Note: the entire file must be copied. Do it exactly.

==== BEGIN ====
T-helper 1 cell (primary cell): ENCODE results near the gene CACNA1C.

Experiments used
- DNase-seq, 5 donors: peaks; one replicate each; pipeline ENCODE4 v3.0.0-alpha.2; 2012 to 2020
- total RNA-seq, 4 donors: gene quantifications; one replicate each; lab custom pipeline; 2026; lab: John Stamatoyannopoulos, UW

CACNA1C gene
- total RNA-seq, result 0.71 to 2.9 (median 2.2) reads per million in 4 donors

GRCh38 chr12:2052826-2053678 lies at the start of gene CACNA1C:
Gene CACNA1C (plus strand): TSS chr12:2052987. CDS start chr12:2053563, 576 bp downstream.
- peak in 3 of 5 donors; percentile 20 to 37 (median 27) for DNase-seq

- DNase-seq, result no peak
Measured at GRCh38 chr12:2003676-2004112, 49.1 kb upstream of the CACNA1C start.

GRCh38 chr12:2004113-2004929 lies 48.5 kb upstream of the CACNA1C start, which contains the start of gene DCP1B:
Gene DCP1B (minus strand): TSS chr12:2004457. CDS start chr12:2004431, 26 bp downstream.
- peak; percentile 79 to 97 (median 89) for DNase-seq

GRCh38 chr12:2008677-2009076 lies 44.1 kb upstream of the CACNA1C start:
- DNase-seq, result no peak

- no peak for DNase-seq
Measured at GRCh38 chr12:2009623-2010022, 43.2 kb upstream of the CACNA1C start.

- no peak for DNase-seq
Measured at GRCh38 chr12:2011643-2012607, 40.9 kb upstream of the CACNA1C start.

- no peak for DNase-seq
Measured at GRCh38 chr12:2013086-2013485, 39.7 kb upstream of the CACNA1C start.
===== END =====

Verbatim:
T-helper 1 cell (primary cell): ENCODE results near the gene CACNA1C.

Experiments used
- DNase-seq, 5 donors: peaks; one replicate each; pipeline ENCODE4 v3.0.0-alpha.2; 2012 to 2020
- total RNA-seq, 4 donors: gene quantifications; one replicate each; lab custom pipeline; 2026; lab: John Stamatoyannopoulos, UW

CACNA1C gene
- total RNA-seq, result 0.71 to 2.9 (median 2.2) reads per million in 4 donors

GRCh38 chr12:2052826-2053678 lies at the start of gene CACNA1C:
Gene CACNA1C (plus strand): TSS chr12:2052987. CDS start chr12:2053563, 576 bp downstream.
- peak in 3 of 5 donors; percentile 20 to 37 (median 27) for DNase-seq

- DNase-seq, result no peak
Measured at GRCh38 chr12:2003676-2004112, 49.1 kb upstream of the CACNA1C start.

GRCh38 chr12:2004113-2004929 lies 48.5 kb upstream of the CACNA1C start, which contains the start of gene DCP1B:
Gene DCP1B (minus strand): TSS chr12:2004457. CDS start chr12:2004431, 26 bp downstream.
- peak; percentile 79 to 97 (median 89) for DNase-seq

GRCh38 chr12:2008677-2009076 lies 44.1 kb upstream of the CACNA1C start:
- DNase-seq, result no peak

- no peak for DNase-seq
Measured at GRCh38 chr12:2009623-2010022, 43.2 kb upstream of the CACNA1C start.

- no peak for DNase-seq
Measured at GRCh38 chr12:2011643-2012607, 40.9 kb upstream of the CACNA1C start.

- no peak for DNase-seq
Measured at GRCh38 chr12:2013086-2013485, 39.7 kb upstream of the CACNA1C start.